[Bioc-devel] C++ parallel computing

Martin Morgan mtmorg@n@b|oc @end|ng |rom gm@||@com
Wed May 26 13:47:18 CEST 2021

The best way to process large files is in chunks using BamFile(…, yieldSize = …) and by using ScanBamParam() to select just the components of the bam files of interest. The number of cores is basically irrelevant for input -- you'll be using just one, so choose yieldSize to use modest amounts of memory for primary data, e.g, 4 GB per file, and process each file separately.

Figure the iteration-by-chunk solution for one file; the simplest example is in ?Rsamtools::BamFile

     ## Use 'yieldSize' to iterate through a file in chunks.
     bf <- open(BamFile(fl, yieldSize=1000)) 
     while (nrec <- length(scanBam(bf)[[1]][[1]]))
         cat("records:", nrec, "\n")

but you'd likely want the convenience of GenomicAlignments::readGAlignments() / readGAlignmentPairs().

Once this is working, write this as a proper function, specifying all packages required for the function to complete, e.g.,

fun = function(fl, yieldSize) {
    nrec <- 0L
    bf <- open(BamFile(fl, yieldSize=yieldSize))
    repeat {
        len <- length(scanBam(bf)[[1]][[1]])
        if (len == 0L)
        nrec = nrec + len

try to minimize the size of the inputs (here just the file name) and the outputs (nrec, a single integer), perhaps using the file system to temporarily store large results. Use BiocParallel::bplapply to apply this to all files

    bplapply(fls, fun, yieldSize = 1000000)

I would actually recommend BiocParallel::SnowParam() (separate processes) because (a) this enforces the discipline that the function does not rely implicitly on the state of the parent process and (b) ensures operation across all OS, and easier transition to, e.g., an HPC cluster. The fixed cost of starting separate processes for each file are outweighed by the time spent processing the file in the process.

GenomicFiles::reduceByYield() or reduceByFile() might be relevant.

I am not totally current (others on this list probably know more) but I don't think openMP is supported on MacOS (https://mac.r-project.org/openmp/) so would be a poor choice at the C level if cross-platform utility were important. If it were me, and again I do not have enough recent experience, I might aim for Intel Threaded Building Blocks, using RcppParallel for inspiration.


From: Oleksii Nikolaienko <oleksii.nikolaienko using gmail.com>
Date: Tuesday, May 25, 2021 at 6:28 PM
To: Martin Morgan <mtmorgan.bioc using gmail.com>
Cc: "bioc-devel using r-project.org" <bioc-devel using r-project.org>
Subject: Re: [Bioc-devel] C++ parallel computing

Hi Martin,
thanks for your answer. The goal is to speed up my package (epialleleR), where most of the functions are already written in C++, but the code is single-threaded. Tasks include: apply analog of GenomicAlignments::sequenceLayer to SEQ, QUAL and XM strings, calculate per-read methylation beta values, create methylation cytosine reports with prefiltering of sequence reads. Probably all of them I could parallelize at the level of R, but even in this case I'd maybe like to use OpenMP SIMD directives.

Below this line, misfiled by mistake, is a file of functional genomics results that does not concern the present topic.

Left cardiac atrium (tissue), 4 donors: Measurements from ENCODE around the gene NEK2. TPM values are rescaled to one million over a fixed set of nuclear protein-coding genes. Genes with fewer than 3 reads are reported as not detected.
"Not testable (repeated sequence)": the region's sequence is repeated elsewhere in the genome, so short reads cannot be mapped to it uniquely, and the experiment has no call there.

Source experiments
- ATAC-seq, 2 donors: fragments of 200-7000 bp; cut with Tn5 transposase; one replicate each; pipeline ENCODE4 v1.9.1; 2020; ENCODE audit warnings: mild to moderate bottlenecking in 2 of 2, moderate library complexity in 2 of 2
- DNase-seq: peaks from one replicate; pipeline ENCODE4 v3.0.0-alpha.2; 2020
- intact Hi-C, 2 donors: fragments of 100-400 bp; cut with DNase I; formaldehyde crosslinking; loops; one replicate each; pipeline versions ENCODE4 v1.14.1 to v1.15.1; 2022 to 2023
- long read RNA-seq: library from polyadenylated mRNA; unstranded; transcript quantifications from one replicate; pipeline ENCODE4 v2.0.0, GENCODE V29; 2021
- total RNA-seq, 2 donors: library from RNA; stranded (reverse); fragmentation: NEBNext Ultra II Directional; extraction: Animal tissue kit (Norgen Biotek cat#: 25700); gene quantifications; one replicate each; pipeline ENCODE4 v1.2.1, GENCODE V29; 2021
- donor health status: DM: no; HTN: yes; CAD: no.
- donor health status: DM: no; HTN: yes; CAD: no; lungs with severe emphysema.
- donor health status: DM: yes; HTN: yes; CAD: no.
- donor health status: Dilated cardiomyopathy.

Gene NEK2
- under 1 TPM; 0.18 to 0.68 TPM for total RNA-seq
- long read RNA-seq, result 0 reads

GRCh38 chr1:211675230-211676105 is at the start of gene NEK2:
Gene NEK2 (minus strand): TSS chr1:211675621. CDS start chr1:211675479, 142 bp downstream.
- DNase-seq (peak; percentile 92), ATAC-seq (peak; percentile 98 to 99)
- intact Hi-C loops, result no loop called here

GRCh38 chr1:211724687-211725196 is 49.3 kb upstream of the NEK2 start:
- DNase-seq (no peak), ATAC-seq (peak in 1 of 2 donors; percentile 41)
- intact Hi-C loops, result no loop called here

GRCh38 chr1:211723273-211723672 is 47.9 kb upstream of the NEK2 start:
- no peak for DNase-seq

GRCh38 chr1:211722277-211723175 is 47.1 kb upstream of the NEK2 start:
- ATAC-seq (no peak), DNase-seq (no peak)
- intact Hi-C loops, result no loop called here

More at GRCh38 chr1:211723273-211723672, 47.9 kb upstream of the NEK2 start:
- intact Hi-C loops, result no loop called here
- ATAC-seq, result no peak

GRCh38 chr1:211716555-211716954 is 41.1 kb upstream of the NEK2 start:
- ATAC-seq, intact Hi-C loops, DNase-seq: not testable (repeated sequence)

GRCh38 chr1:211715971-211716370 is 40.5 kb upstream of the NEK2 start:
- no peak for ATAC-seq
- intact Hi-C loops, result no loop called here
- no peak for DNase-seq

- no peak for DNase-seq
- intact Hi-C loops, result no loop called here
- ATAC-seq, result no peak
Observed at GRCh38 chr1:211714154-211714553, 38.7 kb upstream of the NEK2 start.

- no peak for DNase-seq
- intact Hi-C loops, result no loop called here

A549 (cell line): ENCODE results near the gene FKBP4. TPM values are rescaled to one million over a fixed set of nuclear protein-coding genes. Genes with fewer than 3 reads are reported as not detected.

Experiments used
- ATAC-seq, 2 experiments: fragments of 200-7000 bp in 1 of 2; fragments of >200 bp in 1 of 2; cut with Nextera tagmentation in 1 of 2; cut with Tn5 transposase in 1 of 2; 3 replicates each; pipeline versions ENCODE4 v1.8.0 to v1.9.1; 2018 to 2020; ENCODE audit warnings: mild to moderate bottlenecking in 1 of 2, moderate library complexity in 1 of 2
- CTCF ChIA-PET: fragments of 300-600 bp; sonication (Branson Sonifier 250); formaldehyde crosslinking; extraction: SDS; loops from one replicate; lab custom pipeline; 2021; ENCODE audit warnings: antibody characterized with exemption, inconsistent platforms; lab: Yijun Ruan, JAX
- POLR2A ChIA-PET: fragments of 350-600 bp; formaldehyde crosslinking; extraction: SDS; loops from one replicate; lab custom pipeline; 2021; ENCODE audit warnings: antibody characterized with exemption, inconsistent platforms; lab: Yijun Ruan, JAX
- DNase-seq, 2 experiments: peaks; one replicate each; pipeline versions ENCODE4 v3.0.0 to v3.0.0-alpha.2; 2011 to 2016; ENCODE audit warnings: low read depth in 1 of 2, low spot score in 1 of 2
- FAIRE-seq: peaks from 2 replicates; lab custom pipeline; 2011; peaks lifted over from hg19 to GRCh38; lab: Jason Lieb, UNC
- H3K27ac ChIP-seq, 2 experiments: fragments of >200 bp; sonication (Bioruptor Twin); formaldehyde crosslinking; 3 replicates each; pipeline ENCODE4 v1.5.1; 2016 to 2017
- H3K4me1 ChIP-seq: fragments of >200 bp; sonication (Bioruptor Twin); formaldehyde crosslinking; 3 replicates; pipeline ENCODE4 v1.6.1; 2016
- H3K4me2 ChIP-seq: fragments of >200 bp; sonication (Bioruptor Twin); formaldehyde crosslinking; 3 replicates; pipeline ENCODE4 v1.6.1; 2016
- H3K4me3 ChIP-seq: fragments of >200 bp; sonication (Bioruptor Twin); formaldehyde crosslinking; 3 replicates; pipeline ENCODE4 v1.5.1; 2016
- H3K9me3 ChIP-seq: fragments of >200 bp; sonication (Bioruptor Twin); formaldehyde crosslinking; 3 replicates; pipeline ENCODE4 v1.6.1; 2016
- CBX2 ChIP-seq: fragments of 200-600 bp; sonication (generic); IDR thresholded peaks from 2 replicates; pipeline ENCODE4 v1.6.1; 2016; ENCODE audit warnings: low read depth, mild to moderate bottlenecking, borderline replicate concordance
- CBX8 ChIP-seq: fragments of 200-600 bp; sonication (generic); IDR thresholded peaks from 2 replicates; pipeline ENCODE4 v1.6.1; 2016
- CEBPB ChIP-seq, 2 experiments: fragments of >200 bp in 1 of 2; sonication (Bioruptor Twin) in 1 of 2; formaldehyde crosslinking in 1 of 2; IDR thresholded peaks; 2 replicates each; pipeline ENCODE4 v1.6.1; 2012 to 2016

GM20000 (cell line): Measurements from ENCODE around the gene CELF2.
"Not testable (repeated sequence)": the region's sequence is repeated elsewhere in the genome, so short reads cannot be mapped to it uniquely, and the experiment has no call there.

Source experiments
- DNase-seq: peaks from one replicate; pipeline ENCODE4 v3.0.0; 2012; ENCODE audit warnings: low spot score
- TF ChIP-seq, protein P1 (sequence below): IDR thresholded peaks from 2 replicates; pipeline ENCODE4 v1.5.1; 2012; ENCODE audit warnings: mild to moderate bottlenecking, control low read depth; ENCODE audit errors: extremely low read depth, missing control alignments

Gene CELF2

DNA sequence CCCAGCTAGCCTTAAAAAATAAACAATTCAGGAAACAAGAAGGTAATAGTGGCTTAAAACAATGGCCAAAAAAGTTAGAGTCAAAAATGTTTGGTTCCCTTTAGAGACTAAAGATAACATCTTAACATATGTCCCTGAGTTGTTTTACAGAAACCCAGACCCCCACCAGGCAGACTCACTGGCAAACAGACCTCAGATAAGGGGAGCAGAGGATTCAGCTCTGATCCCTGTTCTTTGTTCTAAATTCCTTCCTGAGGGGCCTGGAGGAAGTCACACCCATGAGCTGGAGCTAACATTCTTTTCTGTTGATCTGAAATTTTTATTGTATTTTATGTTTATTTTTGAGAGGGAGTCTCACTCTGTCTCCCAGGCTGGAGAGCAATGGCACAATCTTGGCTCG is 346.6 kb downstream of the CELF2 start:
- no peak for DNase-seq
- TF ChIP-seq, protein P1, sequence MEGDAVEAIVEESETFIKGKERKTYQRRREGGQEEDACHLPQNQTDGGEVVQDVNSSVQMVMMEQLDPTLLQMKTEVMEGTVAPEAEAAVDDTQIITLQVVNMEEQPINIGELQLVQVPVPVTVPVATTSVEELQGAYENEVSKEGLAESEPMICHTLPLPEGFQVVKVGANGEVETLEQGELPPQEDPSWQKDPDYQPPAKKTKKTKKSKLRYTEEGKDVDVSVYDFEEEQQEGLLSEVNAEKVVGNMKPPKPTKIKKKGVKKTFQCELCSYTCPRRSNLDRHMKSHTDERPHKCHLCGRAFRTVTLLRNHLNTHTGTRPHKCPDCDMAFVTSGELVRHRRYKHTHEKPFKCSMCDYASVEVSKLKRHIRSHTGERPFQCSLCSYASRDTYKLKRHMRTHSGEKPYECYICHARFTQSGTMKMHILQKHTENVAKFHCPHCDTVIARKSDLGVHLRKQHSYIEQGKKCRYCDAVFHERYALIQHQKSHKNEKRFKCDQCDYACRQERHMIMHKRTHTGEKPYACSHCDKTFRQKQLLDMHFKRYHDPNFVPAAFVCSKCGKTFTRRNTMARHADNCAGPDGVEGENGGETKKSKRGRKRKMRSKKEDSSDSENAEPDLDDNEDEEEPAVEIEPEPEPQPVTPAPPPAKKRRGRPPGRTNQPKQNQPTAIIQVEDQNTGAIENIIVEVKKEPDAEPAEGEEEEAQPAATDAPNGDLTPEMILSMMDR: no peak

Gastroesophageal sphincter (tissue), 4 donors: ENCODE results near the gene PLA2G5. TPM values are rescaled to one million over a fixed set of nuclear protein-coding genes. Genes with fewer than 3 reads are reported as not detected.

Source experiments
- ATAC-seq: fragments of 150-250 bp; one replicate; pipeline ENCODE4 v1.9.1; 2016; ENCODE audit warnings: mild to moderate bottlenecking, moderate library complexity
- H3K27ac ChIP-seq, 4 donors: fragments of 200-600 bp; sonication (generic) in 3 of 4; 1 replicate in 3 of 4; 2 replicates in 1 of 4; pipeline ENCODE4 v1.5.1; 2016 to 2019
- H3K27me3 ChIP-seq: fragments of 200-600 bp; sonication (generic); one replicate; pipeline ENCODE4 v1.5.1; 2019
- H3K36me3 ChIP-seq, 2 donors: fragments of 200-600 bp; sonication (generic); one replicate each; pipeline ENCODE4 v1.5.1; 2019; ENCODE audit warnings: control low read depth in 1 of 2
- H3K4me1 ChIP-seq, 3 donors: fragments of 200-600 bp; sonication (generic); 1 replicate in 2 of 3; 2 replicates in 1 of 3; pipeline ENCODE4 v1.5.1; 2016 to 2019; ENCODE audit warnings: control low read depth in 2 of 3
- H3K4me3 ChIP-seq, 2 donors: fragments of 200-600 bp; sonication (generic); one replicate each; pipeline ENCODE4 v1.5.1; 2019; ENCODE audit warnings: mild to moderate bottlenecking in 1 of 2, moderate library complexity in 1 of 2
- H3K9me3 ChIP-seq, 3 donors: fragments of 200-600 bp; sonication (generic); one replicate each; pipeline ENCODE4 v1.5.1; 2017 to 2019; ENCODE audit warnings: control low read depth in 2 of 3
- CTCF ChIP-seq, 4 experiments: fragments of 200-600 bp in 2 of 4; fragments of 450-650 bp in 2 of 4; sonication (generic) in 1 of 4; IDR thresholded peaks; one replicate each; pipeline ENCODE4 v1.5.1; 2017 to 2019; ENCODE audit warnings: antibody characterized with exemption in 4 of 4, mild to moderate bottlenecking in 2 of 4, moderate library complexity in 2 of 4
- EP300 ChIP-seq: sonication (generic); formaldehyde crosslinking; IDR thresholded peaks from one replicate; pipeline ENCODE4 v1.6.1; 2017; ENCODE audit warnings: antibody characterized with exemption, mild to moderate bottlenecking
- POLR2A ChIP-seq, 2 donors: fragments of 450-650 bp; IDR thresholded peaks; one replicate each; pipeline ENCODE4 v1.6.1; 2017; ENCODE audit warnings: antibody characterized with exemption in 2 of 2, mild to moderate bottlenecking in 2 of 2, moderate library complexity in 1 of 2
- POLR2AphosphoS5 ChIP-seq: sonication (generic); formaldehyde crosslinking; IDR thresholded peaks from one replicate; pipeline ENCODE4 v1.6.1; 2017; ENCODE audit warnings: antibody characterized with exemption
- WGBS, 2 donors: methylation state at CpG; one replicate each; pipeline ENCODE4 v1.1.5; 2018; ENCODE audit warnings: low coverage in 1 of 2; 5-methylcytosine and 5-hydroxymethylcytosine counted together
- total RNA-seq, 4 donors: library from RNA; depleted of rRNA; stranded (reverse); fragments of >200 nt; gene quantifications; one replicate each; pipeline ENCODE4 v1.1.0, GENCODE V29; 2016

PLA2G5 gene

And yes, the plan is to use Rhtslib. Current backend for reading BAM is Rsamtools, however I believe I could speed things up significantly by avoiding unnecessary type conversions and cutting other corners. It doesn't hurt much when the BAM file is smaller than 1GB, but for 20-40GB file loading takes more than an hour (24 cores, 378GB RAM workstation).


On Tue, 25 May 2021 at 19:39, Martin Morgan <mailto:mtmorgan.bioc using gmail.com> wrote:
If the BAM files are each processed independently, and each processing task takes a while, then it is probably 'good enough' to use R-level parallel evaluation using BiocParallel (currently the recommendation for Bioconductor packages) or other evaluation framework. Also, presumably you will use Rhtslib, which provides C-level access to the hts library. This will requiring writing C / C++ code to interface between R and the hts library, and will of course be a significant underataking.

It might be worth outlining in a bit more detail what your task is and how (not too much detail!) you've tried to implement this in Rsamtools.

Martin Morgan

On 5/24/21, 10:01 AM, "Bioc-devel on behalf of Oleksii Nikolaienko" <mailto:bioc-devel-bounces using r-project.org on behalf of mailto:oleksii.nikolaienko using gmail.com> wrote:

    Dear Bioc team,
    I'd like to ask for your advice on the parallelization within a Bioc
    package. Please point me to a better place if this mailing list is not
    After a bit of thinking I decided that I'd like to parallelize processing
    at the level of C++ code. Would you strongly recommend not to and use an R
    approach instead (e.g. "future")?
    If parallel C++ is ok, what would be the best solution for all major OSs?
    My initial choice was OpenMP, but then it seems that Apple has something
    against it (https://mac.r-project.org/openmp/). My own dev environment is
    mostly Big Sur/ARM64, but I wouldn't want to drop its support anyway.

    (On the actual task: loading and specific processing of very large BAM
    files, ideally significantly faster than by means of Rsamtools as a backend)

    Oleksii Nikolaienko

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